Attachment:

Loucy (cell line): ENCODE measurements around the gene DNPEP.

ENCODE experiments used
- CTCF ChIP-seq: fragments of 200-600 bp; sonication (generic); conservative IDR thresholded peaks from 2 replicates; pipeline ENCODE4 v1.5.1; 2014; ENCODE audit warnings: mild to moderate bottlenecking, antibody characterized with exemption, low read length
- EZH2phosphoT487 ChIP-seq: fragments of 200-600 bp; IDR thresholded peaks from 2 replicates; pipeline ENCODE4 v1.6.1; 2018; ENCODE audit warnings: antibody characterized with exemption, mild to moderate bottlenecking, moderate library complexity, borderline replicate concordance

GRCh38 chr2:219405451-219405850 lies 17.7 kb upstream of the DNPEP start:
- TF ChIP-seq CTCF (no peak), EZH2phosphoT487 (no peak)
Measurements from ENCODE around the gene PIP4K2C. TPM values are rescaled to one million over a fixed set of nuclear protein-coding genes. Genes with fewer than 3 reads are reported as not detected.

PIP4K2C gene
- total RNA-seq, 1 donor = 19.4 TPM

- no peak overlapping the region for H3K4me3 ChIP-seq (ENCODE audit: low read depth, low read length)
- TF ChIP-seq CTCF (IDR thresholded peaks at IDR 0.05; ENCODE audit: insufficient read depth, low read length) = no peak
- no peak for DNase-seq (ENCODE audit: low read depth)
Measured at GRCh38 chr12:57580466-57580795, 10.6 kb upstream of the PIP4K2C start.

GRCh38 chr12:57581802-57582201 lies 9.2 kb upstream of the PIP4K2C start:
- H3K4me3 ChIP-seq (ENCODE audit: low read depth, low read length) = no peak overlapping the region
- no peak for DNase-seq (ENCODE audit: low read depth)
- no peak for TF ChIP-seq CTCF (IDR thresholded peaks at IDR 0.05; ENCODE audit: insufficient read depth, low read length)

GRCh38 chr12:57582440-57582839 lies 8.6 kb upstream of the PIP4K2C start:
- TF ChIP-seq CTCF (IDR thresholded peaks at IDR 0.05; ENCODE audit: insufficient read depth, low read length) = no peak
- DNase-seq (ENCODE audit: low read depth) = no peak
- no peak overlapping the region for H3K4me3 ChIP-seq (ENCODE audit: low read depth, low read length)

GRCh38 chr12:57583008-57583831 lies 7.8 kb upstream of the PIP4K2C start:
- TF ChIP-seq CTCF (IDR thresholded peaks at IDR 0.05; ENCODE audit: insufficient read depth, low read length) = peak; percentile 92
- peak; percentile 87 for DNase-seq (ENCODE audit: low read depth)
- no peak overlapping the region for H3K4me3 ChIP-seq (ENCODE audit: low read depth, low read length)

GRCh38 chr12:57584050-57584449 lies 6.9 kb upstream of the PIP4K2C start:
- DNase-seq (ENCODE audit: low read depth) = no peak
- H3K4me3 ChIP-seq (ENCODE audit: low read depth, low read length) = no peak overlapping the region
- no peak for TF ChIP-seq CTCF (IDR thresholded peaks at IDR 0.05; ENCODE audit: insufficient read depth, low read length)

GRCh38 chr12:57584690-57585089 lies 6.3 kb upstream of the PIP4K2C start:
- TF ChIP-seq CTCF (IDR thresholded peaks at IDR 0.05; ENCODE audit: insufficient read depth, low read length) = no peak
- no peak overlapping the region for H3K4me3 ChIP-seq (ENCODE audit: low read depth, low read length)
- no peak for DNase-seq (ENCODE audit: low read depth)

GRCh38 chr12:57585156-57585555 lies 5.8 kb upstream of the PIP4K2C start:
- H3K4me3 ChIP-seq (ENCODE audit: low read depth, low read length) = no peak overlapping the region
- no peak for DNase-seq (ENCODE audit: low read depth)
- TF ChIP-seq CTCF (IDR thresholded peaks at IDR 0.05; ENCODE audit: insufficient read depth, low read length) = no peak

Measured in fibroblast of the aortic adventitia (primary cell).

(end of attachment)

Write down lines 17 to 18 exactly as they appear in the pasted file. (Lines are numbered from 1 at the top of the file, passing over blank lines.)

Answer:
- no peak for TF ChIP-seq CTCF (IDR thresholded peaks at IDR 0.05; ENCODE audit: insufficient read depth, low read length)

GRCh38 chr12:57582440-57582839 lies 8.6 kb upstream of the PIP4K2C start: